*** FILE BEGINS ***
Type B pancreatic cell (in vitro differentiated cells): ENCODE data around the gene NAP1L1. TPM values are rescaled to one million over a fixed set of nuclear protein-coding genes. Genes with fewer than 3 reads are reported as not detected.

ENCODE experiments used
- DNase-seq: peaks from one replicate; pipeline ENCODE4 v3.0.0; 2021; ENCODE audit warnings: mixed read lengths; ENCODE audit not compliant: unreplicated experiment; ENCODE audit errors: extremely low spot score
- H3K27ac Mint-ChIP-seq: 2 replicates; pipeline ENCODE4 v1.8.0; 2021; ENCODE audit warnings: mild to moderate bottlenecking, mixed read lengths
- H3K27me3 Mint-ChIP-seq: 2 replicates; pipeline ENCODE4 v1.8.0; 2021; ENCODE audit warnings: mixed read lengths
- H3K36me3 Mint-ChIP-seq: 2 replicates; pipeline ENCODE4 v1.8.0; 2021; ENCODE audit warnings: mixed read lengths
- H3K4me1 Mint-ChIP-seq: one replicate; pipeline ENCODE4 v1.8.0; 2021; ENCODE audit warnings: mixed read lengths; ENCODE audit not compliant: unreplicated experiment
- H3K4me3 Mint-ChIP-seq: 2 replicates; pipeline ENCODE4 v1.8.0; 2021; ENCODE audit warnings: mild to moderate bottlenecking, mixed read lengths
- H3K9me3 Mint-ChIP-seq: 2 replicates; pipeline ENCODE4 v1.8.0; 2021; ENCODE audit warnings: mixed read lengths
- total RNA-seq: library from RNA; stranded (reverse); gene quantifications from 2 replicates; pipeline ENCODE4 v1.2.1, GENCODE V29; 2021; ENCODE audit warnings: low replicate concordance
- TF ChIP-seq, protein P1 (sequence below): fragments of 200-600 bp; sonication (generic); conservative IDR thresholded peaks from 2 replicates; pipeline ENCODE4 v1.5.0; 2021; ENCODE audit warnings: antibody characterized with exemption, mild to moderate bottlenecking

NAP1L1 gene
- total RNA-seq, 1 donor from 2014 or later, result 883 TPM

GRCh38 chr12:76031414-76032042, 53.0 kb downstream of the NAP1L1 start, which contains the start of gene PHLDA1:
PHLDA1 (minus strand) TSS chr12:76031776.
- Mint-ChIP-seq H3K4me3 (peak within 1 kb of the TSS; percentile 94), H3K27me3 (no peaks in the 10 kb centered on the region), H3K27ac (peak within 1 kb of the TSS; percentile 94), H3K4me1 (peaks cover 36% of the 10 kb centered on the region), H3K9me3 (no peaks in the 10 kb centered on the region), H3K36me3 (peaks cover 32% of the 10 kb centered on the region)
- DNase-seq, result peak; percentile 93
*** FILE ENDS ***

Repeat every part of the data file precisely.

Type B pancreatic cell (in vitro differentiated cells): ENCODE data around the gene NAP1L1. TPM values are rescaled to one million over a fixed set of nuclear protein-coding genes. Genes with fewer than 3 reads are reported as not detected.

ENCODE experiments used
- DNase-seq: peaks from one replicate; pipeline ENCODE4 v3.0.0; 2021; ENCODE audit warnings: mixed read lengths; ENCODE audit not compliant: unreplicated experiment; ENCODE audit errors: extremely low spot score
- H3K27ac Mint-ChIP-seq: 2 replicates; pipeline ENCODE4 v1.8.0; 2021; ENCODE audit warnings: mild to moderate bottlenecking, mixed read lengths
- H3K27me3 Mint-ChIP-seq: 2 replicates; pipeline ENCODE4 v1.8.0; 2021; ENCODE audit warnings: mixed read lengths
- H3K36me3 Mint-ChIP-seq: 2 replicates; pipeline ENCODE4 v1.8.0; 2021; ENCODE audit warnings: mixed read lengths
- H3K4me1 Mint-ChIP-seq: one replicate; pipeline ENCODE4 v1.8.0; 2021; ENCODE audit warnings: mixed read lengths; ENCODE audit not compliant: unreplicated experiment
- H3K4me3 Mint-ChIP-seq: 2 replicates; pipeline ENCODE4 v1.8.0; 2021; ENCODE audit warnings: mild to moderate bottlenecking, mixed read lengths
- H3K9me3 Mint-ChIP-seq: 2 replicates; pipeline ENCODE4 v1.8.0; 2021; ENCODE audit warnings: mixed read lengths
- total RNA-seq: library from RNA; stranded (reverse); gene quantifications from 2 replicates; pipeline ENCODE4 v1.2.1, GENCODE V29; 2021; ENCODE audit warnings: low replicate concordance
- TF ChIP-seq, protein P1 (sequence below): fragments of 200-600 bp; sonication (generic); conservative IDR thresholded peaks from 2 replicates; pipeline ENCODE4 v1.5.0; 2021; ENCODE audit warnings: antibody characterized with exemption, mild to moderate bottlenecking

NAP1L1 gene
- total RNA-seq, 1 donor from 2014 or later, result 883 TPM

GRCh38 chr12:76031414-76032042, 53.0 kb downstream of the NAP1L1 start, which contains the start of gene PHLDA1:
PHLDA1 (minus strand) TSS chr12:76031776.
- Mint-ChIP-seq H3K4me3 (peak within 1 kb of the TSS; percentile 94), H3K27me3 (no peaks in the 10 kb centered on the region), H3K27ac (peak within 1 kb of the TSS; percentile 94), H3K4me1 (peaks cover 36% of the 10 kb centered on the region), H3K9me3 (no peaks in the 10 kb centered on the region), H3K36me3 (peaks cover 32% of the 10 kb centered on the region)
- DNase-seq, result peak; percentile 93